COP28: UN climate talks in jeopardy in fossil fuel backlash

The UN climate talks COP28 are hosted by United Arab Emirates this year

The UN climate talks in Dubai could be in jeopardy after some nations reacted furiously to a draft deal on fossil fuels they call "weak".

The draft removed language included in a previous text suggesting that fossil fuels could be "phased out".

All 198 countries at the summit must agree or there is no deal.

Humans burning fossil fuels is driving global warming, risking millions of lives, but governments have never agreed how or when to stop using them.

A representative for the European Union called the draft "unacceptable" and said the bloc could walk away.

"We can't accept the text," said minister Eamon Ryan, a negotiator for the EU and Ireland's environment minister. But he added that the collapse of the talks is "not the outcome the world needs".

Politicians, including from nations on the frontline of climate change, have been in Dubai, United Arab Emirates, to discuss the growing problem in a year that is set to be the warmest on record.

The question of what to do about greenhouse gas emissions from burning oil, coal and gas have dominated the talks.

Expectations were low that the controversial COP28 President Sultan al-Jaber could deliver a strong deal on fossil fuels because he is also CEO of the Abu Dhabi oil giant Adnoc.

But countries that want a rapid end to fossil fuels had grown optimistic as Mr Jaber appeared to say he backed a "phase out" of fossil fuels.

A draft text published on Saturday confirmed that one option for the talks outcome was a "phase out of fossil fuels in line with best available science".

Questions remained over when this would happen and whether it would rely on the use of expensive and experimental technology to store the carbon dioxide released when fossil fuels are burned.

On Monday, another draft was published that deleted mentions of "phase out". Instead it said nations should "reduce consumption and production of fossil fuels in a just, orderly and equitable manner".

While the changes in language can seem small, slight differences in UN documents can significantly change what countries are obliged to do.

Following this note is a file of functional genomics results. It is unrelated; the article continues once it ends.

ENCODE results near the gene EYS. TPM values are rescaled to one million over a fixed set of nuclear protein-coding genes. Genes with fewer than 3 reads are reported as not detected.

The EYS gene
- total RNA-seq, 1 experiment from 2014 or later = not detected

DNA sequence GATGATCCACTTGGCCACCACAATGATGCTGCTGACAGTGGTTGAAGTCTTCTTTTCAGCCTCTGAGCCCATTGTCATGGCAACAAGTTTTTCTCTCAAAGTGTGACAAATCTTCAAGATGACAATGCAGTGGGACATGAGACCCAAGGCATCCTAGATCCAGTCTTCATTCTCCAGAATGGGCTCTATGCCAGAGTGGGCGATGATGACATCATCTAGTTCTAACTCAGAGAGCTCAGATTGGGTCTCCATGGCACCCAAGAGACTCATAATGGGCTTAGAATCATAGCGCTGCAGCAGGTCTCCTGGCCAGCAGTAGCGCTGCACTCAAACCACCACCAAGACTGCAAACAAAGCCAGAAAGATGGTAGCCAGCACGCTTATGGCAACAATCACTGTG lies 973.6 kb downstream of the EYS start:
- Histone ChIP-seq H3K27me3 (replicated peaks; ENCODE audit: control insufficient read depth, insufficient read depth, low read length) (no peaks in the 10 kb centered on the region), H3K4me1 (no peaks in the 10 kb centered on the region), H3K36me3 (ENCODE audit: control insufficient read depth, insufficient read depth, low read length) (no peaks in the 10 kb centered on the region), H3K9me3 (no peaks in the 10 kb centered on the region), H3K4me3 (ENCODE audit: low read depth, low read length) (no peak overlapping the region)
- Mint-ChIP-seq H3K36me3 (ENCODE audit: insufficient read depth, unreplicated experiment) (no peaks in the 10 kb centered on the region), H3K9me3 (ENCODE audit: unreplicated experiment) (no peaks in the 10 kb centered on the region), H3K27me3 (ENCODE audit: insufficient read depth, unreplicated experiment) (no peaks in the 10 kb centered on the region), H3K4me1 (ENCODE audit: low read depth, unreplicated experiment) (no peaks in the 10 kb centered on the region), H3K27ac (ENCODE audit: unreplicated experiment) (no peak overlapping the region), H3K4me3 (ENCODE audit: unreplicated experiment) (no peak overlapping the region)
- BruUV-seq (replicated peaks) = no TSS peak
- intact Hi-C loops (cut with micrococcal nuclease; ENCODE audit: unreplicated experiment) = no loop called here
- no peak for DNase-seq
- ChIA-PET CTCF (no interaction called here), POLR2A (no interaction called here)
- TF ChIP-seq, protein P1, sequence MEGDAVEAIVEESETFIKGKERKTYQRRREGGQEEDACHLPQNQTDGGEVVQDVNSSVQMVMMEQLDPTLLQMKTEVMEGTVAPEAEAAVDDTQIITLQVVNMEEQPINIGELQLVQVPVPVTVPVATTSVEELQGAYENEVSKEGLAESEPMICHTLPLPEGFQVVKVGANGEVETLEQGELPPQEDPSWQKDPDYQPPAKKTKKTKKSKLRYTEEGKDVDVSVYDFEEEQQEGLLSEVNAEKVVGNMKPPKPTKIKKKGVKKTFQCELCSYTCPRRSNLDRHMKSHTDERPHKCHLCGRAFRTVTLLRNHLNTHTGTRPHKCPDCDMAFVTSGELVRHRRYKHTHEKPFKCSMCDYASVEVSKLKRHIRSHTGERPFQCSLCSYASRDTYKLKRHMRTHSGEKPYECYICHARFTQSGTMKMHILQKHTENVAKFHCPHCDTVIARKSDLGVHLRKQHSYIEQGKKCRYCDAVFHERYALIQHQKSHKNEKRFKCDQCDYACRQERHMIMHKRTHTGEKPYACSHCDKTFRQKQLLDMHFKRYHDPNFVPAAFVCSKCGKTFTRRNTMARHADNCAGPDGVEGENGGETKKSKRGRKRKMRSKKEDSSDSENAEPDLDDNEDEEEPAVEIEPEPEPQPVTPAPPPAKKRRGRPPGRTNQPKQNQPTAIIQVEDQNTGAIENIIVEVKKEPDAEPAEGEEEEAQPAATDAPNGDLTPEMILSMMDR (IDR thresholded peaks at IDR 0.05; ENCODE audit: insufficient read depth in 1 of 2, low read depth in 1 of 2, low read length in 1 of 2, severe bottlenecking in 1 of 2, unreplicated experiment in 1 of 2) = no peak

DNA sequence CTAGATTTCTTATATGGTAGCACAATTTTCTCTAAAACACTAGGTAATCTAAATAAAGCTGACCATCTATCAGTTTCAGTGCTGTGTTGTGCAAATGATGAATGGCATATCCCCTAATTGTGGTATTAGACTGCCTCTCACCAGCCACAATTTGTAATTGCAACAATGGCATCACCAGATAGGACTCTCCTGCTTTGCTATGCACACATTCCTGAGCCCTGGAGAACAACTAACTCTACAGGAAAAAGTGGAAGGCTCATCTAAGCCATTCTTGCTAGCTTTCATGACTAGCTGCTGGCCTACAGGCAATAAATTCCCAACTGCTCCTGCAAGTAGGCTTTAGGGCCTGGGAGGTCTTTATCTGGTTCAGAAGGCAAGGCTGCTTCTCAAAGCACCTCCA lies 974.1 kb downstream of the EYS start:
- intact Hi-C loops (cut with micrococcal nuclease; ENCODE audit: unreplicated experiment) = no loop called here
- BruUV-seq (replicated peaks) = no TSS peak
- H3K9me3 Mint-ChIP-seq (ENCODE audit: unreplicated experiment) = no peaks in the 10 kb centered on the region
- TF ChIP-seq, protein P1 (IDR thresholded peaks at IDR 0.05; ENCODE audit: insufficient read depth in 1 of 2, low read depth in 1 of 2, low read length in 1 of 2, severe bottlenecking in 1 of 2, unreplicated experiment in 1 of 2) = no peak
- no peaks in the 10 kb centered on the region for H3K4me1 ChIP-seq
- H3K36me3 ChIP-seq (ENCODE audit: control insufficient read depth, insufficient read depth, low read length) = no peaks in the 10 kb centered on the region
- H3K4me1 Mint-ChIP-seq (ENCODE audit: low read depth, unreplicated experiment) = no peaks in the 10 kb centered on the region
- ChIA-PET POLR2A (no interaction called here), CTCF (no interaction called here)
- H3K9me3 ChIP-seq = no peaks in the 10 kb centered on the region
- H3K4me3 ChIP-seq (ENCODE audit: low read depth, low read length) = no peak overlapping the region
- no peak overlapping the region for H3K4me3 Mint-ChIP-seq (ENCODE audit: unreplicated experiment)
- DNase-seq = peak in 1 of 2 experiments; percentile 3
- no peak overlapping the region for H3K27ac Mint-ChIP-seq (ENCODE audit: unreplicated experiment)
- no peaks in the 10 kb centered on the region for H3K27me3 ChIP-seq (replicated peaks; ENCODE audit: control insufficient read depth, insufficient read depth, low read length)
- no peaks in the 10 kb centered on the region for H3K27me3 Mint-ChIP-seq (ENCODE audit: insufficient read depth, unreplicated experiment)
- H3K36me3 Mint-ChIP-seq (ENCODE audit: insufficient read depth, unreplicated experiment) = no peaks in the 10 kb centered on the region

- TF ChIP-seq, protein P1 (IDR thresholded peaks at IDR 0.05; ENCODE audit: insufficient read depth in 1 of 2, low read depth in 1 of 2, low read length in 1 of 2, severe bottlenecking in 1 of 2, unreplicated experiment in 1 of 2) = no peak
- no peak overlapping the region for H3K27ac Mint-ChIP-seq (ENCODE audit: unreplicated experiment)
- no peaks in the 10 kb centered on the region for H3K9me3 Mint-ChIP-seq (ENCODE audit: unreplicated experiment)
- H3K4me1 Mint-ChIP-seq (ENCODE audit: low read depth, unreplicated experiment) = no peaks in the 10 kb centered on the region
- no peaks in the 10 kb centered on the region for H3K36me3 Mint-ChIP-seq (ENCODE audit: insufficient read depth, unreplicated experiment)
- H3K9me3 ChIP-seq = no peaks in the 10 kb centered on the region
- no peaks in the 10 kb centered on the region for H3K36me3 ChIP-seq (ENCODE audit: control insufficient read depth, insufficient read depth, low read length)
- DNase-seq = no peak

Many nations appear to have had just an hour to look at the text before a meeting of all governments was called.

The UN says Tuvalu is extremely vulnerable to climate change
Image caption,Representatives from Pacific Island nations at risk from sea level rise at at COP28

Countries on the frontline of climate change - places where sea-level rises are already destroying homes and storms are killing people - condemned the draft deal.

"We will not sign our death certificate," said a representative for the Alliance of Small Island States, adding it would not agree to a text without "strong commitments on phasing out fossil fuels".

Mr Jaber, the COP28 president, said the text reflected his ambitions and called it a "huge step forward".


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But a spokesperson for the US said the part of the text about fossil fuels "needs to be substantially strengthened".

And the UK called the draft "disappointing" and said it "does not go far enough". A spokesperson said "there must be a phase out of unabated fossil fuels to meet our climate goals".

The Least Developed Countries Group said it could not accept the text, with its chairperson asking: "Where is the ambition?"

Saudi Arabia, which has been reportedly blocking strong language on fossil phase out throughout the talks, did not respond to a request for comment.

And developing nations that wanted more support in moving their economies away from fossil fuels to renewable energy are also likely to support a deal that places less emphasis on a rapid phase out of coal, oil and gas.

The latest text did include a promise to treble renewable energy capacity by 2030, a pledge signed earlier in the talks by more than 100 nations.

The draft appears to fall short of the standard for success laid out earlier on Monday by UN Secretary-General António Guterres.

He said the talks will be judged on nations' ability to decide on the future of coal, oil and gas.

The meeting will only be considered a success if it reaches "consensus on the need to phase out fossil fuels in line with a timeline of 1.5C", he said.

Nations have promised to keep global temperature rise below 1.5C above pre-industrial levels.

The talks are officially supposed to finish on Tuesday but could overrun as nations argue over the final deal.

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DISCLAIMER: The Views, Comments, Opinions, Contributions and Statements made by Readers and Contributors on this platform do not necessarily represent the views or policy of Multimedia Group Limited.